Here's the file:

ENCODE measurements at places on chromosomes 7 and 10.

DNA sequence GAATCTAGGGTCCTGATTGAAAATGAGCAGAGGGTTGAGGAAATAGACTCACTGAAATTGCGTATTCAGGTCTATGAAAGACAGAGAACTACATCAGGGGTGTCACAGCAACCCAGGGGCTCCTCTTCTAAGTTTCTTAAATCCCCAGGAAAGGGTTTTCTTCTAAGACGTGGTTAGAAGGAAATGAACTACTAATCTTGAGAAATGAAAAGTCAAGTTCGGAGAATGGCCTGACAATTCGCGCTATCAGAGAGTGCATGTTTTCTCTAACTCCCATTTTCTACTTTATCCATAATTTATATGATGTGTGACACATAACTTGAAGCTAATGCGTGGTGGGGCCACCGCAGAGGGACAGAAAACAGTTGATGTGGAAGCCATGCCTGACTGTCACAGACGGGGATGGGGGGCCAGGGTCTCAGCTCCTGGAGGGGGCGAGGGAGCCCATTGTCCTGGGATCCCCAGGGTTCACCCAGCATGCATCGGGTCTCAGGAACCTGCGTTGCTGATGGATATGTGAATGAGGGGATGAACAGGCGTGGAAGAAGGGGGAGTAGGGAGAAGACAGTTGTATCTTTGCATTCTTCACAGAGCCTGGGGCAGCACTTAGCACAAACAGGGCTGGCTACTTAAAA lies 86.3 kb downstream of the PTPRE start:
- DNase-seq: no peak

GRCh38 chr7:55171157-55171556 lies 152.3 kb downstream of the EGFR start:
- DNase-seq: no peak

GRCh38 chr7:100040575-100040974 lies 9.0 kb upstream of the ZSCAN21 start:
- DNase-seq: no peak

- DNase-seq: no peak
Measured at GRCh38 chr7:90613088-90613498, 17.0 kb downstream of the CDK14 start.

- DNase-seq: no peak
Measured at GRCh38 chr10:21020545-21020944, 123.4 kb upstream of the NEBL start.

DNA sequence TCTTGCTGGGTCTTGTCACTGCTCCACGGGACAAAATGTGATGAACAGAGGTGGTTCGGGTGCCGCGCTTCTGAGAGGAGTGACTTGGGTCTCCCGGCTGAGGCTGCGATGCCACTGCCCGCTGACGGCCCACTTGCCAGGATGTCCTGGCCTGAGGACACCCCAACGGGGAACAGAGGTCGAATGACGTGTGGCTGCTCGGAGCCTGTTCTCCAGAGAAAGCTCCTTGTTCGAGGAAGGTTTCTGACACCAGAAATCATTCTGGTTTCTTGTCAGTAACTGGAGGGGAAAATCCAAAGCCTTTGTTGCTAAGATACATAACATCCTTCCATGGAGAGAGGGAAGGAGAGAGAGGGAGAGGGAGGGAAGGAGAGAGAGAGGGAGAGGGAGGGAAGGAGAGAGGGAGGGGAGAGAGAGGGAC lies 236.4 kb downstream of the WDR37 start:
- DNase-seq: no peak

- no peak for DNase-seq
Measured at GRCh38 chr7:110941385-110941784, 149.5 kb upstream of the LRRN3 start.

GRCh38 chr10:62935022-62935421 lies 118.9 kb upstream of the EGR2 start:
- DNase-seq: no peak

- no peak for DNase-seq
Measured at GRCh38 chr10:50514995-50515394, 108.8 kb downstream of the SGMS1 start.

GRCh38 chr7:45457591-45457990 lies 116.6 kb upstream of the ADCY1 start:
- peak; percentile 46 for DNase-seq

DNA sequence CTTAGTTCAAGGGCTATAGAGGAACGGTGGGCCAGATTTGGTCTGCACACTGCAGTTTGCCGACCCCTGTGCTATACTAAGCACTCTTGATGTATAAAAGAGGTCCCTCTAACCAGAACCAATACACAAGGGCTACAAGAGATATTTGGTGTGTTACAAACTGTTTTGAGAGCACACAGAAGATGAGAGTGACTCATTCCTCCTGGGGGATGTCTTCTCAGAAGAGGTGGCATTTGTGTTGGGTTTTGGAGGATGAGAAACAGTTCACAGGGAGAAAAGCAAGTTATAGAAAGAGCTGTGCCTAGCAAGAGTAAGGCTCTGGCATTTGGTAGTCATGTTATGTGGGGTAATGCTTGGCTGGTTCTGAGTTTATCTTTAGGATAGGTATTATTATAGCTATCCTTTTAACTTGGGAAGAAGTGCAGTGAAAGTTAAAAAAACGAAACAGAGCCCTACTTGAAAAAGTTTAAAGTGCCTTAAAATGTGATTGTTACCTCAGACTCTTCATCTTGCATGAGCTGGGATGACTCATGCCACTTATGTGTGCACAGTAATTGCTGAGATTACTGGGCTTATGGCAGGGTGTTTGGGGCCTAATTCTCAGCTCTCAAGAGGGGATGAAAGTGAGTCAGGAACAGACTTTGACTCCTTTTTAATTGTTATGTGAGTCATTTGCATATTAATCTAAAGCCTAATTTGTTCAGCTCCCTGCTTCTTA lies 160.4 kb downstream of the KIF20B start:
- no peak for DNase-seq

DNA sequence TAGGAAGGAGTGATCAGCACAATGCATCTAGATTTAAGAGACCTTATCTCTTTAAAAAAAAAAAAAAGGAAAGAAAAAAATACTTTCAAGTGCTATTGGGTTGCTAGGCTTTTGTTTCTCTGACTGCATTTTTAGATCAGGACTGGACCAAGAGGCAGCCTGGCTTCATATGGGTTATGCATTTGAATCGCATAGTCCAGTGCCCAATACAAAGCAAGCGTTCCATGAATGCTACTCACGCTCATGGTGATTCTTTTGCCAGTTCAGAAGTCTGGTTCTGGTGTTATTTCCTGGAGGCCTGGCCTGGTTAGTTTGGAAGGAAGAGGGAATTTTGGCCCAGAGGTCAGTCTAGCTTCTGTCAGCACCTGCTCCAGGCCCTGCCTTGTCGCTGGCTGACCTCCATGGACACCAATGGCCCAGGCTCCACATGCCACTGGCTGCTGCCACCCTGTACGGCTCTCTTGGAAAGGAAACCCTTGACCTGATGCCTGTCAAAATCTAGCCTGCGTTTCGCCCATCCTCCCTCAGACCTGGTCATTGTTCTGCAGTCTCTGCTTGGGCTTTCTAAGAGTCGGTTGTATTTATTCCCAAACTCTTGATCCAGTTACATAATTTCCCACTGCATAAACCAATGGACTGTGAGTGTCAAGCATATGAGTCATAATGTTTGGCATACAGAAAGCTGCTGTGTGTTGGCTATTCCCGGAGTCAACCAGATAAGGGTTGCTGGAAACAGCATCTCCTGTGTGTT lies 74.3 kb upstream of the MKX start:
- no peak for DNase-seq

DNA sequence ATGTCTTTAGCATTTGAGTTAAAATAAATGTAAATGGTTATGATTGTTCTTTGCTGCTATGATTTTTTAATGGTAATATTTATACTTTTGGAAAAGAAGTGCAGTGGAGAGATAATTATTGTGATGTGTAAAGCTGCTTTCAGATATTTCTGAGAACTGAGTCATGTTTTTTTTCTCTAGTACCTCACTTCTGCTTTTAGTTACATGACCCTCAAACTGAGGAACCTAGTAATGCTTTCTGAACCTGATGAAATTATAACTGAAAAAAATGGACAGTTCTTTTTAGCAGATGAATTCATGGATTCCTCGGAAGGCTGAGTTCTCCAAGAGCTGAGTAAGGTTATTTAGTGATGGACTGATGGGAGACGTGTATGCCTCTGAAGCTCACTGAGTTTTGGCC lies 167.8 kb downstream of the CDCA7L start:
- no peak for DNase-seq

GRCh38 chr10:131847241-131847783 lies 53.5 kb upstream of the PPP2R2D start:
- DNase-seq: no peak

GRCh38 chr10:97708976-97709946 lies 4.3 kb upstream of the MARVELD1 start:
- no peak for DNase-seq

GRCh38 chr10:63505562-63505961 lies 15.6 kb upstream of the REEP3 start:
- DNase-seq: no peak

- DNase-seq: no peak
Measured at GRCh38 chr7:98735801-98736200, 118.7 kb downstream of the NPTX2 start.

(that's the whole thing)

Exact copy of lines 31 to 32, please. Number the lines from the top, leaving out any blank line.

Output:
- no peak for DNase-seq

GRCh38 chr10:63505562-63505961 lies 15.6 kb upstream of the REEP3 start: